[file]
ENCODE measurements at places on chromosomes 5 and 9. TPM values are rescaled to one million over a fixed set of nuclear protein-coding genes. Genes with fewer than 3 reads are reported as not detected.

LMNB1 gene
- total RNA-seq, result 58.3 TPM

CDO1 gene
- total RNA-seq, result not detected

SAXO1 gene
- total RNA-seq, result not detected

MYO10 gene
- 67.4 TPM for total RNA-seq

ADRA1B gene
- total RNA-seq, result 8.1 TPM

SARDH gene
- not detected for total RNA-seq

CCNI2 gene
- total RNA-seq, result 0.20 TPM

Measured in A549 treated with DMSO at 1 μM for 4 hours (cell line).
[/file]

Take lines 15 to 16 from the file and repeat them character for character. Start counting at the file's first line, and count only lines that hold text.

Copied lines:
- total RNA-seq, result 0.20 TPM

Measured in A549 treated with DMSO at 1 μM for 4 hours (cell line).